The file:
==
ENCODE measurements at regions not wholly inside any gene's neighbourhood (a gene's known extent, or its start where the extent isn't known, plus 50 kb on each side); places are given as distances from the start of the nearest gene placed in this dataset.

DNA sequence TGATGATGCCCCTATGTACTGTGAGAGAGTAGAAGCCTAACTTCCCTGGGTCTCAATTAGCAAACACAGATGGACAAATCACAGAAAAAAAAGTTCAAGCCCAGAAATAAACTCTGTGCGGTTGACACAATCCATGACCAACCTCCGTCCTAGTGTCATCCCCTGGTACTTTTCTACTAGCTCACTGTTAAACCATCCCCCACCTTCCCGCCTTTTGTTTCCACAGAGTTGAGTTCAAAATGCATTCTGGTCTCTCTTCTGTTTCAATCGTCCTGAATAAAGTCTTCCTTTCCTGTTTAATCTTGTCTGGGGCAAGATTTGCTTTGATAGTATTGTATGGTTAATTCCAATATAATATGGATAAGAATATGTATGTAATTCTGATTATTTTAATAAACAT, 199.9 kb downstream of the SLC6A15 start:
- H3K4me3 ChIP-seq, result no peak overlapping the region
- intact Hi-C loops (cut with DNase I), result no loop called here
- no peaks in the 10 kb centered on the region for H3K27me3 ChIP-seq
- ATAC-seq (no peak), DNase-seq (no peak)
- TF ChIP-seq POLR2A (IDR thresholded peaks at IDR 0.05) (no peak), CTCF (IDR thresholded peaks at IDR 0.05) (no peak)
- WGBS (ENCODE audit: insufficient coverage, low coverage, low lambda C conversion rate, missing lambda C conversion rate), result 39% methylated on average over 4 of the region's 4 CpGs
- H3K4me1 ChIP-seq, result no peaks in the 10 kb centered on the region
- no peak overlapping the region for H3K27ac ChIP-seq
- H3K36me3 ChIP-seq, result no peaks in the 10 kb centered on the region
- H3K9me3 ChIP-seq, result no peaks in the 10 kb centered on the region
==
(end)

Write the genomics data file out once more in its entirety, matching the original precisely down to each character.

ENCODE measurements at regions not wholly inside any gene's neighbourhood (a gene's known extent, or its start where the extent isn't known, plus 50 kb on each side); places are given as distances from the start of the nearest gene placed in this dataset.

DNA sequence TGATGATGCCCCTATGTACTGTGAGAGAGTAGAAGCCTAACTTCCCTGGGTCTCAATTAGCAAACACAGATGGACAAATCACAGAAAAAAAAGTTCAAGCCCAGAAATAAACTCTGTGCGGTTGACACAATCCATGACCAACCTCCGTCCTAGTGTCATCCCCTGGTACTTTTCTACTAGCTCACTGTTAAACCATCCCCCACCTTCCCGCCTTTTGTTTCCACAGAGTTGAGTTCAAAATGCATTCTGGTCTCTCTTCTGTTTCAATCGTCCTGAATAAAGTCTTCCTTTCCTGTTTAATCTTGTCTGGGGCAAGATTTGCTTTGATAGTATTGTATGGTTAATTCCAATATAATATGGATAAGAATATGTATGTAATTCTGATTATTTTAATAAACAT, 199.9 kb downstream of the SLC6A15 start:
- H3K4me3 ChIP-seq, result no peak overlapping the region
- intact Hi-C loops (cut with DNase I), result no loop called here
- no peaks in the 10 kb centered on the region for H3K27me3 ChIP-seq
- ATAC-seq (no peak), DNase-seq (no peak)
- TF ChIP-seq POLR2A (IDR thresholded peaks at IDR 0.05) (no peak), CTCF (IDR thresholded peaks at IDR 0.05) (no peak)
- WGBS (ENCODE audit: insufficient coverage, low coverage, low lambda C conversion rate, missing lambda C conversion rate), result 39% methylated on average over 4 of the region's 4 CpGs
- H3K4me1 ChIP-seq, result no peaks in the 10 kb centered on the region
- no peak overlapping the region for H3K27ac ChIP-seq
- H3K36me3 ChIP-seq, result no peaks in the 10 kb centered on the region
- H3K9me3 ChIP-seq, result no peaks in the 10 kb centered on the region